HTML color clock


#1

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#2

It’s a quarter past murky-green o’clock. Time to get the kids ready for bed.


#3

Incredibly calming. I’d buy a smartwatch just to build and/or use this face for it. Without any numbers of course: I’m sure the subtle hues give away the time once you use it enough.


#4

I believe you could achieve the same with a RGB LED.
But I’d suggest having some color strips on the edge as a visual reference; eyes are rather poor colorimeters. Cf. how eyes react to different ambient light, vs how digital cameras need to do white balance. The time reading then could drift quite a lot between e.g. indoor and outdoor.

The same idea could be realized even as an ambient light.

If you want the numbers too, use a LCD display with a white LED backlight, and replace the white with RGB. There possibly even are RGB-backlit displays, too.

Or you could use RGB 7seg displays. E.g. this one:

Paging @nixiebunny…?


#5

Note: The clock is not an example of “web safe” colors. “Web safe” colors use 1 of 6 possible values – in hex 00, 33, 66, 99, CC, or FF – for each red, green, or blue component.


#6

I am not so sure you’d get to be able to tell the time by color. The hours have no more differentiation between them than the seconds - 1/256 change in red rather than 1/256 change in blue.

I still prefer the Industrious Clock…
http://www.yugop.com/ver3/stuff/03/fla.html


#7

Not to mention that it’s not actually converting the time to a hex value, but instead treatin the decimal digits as hex digits.


#8

The web safe palette isn’t a thing anybody has bothered with in web design for quite a few years, FYI.


#9

Yeah, I was thinking it’d do a much better job by compressing the 256 value per channel color gamut into 60 chunk segments. I don’t know whether it’d be good or not to just do simple division there, or if the effect would look better going through and tweaking it a little bit.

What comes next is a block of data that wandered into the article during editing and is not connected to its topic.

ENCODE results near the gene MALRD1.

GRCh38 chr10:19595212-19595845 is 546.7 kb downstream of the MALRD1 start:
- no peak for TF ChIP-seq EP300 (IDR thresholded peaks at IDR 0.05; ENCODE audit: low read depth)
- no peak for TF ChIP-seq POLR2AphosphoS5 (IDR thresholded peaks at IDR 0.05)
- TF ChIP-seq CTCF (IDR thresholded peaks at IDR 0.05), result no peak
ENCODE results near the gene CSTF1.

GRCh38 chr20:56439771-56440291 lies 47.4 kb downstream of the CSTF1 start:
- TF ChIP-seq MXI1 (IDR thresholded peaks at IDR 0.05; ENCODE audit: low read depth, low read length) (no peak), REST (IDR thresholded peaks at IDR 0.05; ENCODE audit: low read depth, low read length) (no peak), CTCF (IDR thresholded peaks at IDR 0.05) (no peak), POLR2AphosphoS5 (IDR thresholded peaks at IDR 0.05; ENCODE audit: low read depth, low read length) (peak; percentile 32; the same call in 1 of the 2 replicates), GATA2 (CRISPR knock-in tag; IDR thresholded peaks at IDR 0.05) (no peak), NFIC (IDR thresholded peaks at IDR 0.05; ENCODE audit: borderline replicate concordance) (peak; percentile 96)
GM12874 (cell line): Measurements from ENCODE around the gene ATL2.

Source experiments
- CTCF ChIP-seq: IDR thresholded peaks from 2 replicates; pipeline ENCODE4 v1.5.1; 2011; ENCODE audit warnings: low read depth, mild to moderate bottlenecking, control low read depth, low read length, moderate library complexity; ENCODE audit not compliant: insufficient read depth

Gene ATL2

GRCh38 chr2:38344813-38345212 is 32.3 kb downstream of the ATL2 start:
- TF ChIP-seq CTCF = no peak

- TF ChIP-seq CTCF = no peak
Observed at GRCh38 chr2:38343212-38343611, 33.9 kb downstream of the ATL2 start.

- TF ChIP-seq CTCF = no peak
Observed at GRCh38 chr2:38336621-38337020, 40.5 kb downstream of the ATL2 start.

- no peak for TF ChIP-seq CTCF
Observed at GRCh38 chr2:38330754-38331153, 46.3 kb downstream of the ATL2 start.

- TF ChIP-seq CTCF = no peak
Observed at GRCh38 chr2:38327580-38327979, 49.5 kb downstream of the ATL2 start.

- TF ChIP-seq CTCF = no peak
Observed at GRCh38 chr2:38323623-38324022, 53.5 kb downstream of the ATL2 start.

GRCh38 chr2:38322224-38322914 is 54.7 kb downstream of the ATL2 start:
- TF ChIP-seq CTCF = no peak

Also would be nice if we just split the whole colorspace into 86400 increments, and just +1 every second to the end so that the color doesn’t jump once a minute.


#10

I use it quite often, you insensitive clod! :stuck_out_tongue:

That lends itself to mapping the time to a color continuum, e.g. some sort of a heat palette, or, maybe, mapping the time-of-day to the hue in the HSV colorspace.


#11

That second one, mapping time to hue, seems more elegant to me. I was thinking, it could be mapped out on HSL in a sine wave, so that noon is white, Midnight is black, and moving forward from midnight, the colors get lighter as well as moving across the spectrum until noon, which is white, then after noon, it moves back down towards the dark end of L-values while still moving hue across the spectrum until midnight is black. You could also vary it by the day of the year so that it offsets by and additional 1/365th of the hue spectrum every day so that the color right before/after noon/midnight also corresponds to the day of the year.


#12

Some time ago I played with PWM RGB LEDs. Part of the software was a function that was mapping a 8-bit variable value to a triplet of 8-bit values. Splitting the continuum to a few intervals can yield maps easily.
e.g. three intervals, first r=0…255,g=0,b=0; second r=255,g=0…255,b=0; third r=255,g=255,b=0…255 - this will yield a black-red-yellow-white heatmap.
graymap is one interval, with r=0…255,g=0…255,b=0…255
and US political spectrum would go as one interval of r=255…0,g=0,b=0…255, from red through purple to blue. (or as two intervals if it’d show a better brightness profile, r=255,g=0.b=0…255, and r=255…0,g=0,b=255).
similar can be done with rainbow, and all sorts of other such mappings can be done with just a few comparisons and linear interpolations.


#13

Aww, but I don’t want to go to bed! :frowning:


#14

Thank you, this has nothing to do with “web safe.”

I assume that there is a (not-unreasonable) connection in many people’s minds between “weird hex colors” and “web page colors” and “web-safe colors.”


#15

Here you go, the clock mapped onto HSL instead of RGB:

http://bl.ocks.org/anonymous/raw/01d1dc4d33da89e377d3/

It’s still green-o’clock, apparently.

(I wanted to keep the direct mapping of the time to the code, so it would be completely obvious what was happening – though I took the liberty of multiplying the hours by 10, so you go from brown to green through the day – so it’s hardly optimal for telling the time. You can only check the clock near the end of the hour, and near the end of the minute. But you know what? No one cares what time it is at the start of the hour.)


#16

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